I’ve been challenged both for not including trans-identified males in my work on Counting Dead Women and for commemorating males who identify as transgender from Counting Dead Women on Trans Day of Remembrance.
This is a brief summary of my position so that I can refer people to it rather than rehash the same thing or ignore them.
Since I started @CountDeadWomen in January 2012, I’ve recorded the names of 1,063 UK women killed by men:
- 2012 -141 women
- 2013 -151 women
- 2014 -156 women
- 2015 -138 women
- 2016 – 125 women
- 2017 – 147 women
- 2018 – 146 women
- 2019 – at least 59 women up to 21 July
I haven’t tweeted then all from @CountDeadWomen because I didn’t plan this as a campaign, it evolved naturally.
On the 20th November- Trans Day of Remembrance 2018, I tweeted to commemorate a trans-identified male, Naomi Hersi. According to some, this makes me a sell-out.
I do not believe that ‘transwomen’ are women but I have no problem whatsoever recognising the humanity of people who identify as transgender. I have no problem acknowledging the humanity of all males. I observe the minute’s silence on Armistice Day in memory of all victims of all wars.
I recognise that many people who identify as transgender are subjected to violence, abuse, discrimination and even death because they adopt so-called gender norms that are not those stereotypically associated with their sex. I think this is deplorable. I do not believe people can change sex and I think ‘gender’ functions to maintain male supremacy and female subordination.
I can and do recognise that many males who identify as transgender are killed in circumstances related to prostitution and drug use, situations that some would call ‘high risk’. I do not see that as a reason to excuse those murders any more than I think involvement in prostitution and/or drugs is an excuse for killing women.
There is an international Trans Day of Remembrance. I am happy to acknowledge this day. There is no equivalence for the far greater numbers of women who are killed by men, killed in most cases because they are women. I think this reflects the subordination of women and the acceptance and normalisation of men’s violence against women as natural and inevitable. I believe it is neither. Counting Dead Women is a way I have chosen to address this for myself.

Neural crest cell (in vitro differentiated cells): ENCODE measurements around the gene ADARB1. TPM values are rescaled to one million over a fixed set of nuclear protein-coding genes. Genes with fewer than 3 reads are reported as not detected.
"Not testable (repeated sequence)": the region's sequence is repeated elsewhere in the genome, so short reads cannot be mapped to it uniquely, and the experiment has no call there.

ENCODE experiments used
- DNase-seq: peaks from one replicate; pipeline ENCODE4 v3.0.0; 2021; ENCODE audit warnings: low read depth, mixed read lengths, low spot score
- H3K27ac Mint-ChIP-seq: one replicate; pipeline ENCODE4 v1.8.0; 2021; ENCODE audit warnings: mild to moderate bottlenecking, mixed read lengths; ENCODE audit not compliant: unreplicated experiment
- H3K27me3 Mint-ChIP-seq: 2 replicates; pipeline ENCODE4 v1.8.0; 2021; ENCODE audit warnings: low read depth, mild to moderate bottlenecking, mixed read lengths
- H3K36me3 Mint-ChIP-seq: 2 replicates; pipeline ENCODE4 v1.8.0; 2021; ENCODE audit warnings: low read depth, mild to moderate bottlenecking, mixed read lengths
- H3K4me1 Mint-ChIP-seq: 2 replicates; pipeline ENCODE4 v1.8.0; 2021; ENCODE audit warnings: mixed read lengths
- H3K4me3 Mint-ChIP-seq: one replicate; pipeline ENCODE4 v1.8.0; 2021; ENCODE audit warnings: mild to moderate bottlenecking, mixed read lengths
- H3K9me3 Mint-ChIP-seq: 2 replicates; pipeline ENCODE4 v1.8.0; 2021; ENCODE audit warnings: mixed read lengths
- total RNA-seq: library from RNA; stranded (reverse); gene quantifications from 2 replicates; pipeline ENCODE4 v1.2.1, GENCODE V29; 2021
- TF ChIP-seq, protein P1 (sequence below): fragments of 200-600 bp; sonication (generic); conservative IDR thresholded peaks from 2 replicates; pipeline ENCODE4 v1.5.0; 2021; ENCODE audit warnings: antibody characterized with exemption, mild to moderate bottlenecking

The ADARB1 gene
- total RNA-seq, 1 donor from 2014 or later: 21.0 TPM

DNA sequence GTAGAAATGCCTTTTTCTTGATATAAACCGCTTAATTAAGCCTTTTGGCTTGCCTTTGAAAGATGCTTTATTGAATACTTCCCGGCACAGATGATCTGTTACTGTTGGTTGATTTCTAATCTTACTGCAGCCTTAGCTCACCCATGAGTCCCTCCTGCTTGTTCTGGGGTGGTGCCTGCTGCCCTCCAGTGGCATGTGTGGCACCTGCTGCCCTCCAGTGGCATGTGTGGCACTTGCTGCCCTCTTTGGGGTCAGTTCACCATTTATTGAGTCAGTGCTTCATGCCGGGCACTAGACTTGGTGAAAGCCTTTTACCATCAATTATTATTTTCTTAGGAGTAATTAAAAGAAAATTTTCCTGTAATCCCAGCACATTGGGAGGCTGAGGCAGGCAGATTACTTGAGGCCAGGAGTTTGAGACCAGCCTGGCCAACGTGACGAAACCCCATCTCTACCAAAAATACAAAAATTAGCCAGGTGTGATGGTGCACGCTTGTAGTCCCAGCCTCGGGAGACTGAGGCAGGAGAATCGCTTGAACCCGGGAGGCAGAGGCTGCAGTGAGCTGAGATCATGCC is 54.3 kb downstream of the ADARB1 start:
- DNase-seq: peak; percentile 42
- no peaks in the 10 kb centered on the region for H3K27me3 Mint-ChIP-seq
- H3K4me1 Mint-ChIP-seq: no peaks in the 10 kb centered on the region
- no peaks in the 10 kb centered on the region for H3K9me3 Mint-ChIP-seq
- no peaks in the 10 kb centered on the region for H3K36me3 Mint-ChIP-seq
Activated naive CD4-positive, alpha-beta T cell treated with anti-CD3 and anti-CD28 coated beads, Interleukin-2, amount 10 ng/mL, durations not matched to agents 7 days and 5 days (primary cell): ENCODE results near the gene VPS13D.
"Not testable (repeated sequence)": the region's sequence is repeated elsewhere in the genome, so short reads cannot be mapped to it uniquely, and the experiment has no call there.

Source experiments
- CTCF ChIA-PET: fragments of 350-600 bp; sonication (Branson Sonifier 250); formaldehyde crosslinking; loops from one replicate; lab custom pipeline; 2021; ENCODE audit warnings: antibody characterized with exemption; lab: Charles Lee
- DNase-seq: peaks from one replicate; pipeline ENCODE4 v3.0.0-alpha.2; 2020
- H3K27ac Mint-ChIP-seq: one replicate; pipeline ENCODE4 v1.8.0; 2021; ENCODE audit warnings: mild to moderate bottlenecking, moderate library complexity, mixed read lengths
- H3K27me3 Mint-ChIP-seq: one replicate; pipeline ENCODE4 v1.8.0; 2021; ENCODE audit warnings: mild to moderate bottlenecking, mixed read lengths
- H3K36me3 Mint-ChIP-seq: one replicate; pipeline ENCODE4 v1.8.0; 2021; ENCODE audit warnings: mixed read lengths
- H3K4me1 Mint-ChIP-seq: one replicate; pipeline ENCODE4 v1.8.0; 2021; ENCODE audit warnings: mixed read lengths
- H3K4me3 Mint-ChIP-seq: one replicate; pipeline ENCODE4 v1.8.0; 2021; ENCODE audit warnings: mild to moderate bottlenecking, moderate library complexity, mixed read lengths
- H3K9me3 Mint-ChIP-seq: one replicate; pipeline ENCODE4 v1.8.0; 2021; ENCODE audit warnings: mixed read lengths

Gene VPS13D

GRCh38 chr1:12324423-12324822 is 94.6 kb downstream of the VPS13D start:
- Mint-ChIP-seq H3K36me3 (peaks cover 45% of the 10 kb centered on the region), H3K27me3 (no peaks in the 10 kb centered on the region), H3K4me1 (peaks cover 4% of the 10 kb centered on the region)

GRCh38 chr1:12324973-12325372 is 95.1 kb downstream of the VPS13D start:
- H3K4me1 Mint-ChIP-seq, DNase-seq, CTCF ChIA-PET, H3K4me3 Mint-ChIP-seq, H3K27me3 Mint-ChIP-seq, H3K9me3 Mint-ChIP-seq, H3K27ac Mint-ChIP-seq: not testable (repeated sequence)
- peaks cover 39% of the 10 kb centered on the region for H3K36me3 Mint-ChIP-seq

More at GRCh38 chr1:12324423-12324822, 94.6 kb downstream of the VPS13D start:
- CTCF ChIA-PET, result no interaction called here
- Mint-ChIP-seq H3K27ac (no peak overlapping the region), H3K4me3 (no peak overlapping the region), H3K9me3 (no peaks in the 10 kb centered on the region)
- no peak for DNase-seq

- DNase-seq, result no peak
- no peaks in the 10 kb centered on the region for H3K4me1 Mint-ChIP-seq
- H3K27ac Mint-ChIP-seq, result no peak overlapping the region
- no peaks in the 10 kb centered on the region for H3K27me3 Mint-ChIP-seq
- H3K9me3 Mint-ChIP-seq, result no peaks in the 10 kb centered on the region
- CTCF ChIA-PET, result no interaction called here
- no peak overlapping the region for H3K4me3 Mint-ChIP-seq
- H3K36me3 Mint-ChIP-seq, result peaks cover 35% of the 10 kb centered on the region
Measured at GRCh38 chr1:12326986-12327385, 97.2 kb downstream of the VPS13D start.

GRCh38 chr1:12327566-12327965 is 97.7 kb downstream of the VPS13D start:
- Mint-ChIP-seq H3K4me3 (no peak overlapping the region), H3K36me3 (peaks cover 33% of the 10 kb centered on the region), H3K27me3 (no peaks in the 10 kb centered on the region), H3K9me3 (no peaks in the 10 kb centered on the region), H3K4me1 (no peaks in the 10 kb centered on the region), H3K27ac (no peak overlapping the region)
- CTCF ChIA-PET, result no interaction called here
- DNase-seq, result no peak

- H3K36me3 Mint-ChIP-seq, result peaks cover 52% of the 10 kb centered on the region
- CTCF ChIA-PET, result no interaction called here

I believe 7 males who identify as transgender have been killed in the the UK since 2012, that is 7 people too many and 7 people who are missed and mourned by those who loved them. I have not included them in Counting Dead Women and I don’t plan to do so in the future. As I stated above, more than 1,063 women have been killed by men in the same period. That is more than 1,063 women who are missed and mourned by those who loved them.
I firmly believe in our right to women-only spaces, services and organising. I believe in that women who have been subjected to men’s violence are best served by specialist independent women-only organisations running women-only services.
I have worked in services supporting women who have been subjected to sexual and domestic violence, exploited in prostitution and/or experiencing homelessness all my adult life, for 29 years. Last year, nia, the charity where I work gave face-to-face support to over 1,500 women and girls and, where our contracts require it, a small handful of males, some of whom identify as transgender. All people we support are treated with respect and dignity.
If you think acknowledging the murder of Naomi Hersi makes me a sell-out, so be it. You do your thing, I’ll do mine. If you think I’m denying the humanity of people who identify as transgender by not including males in Counting Dead Women, so be it. You do your thing, I’ll do mine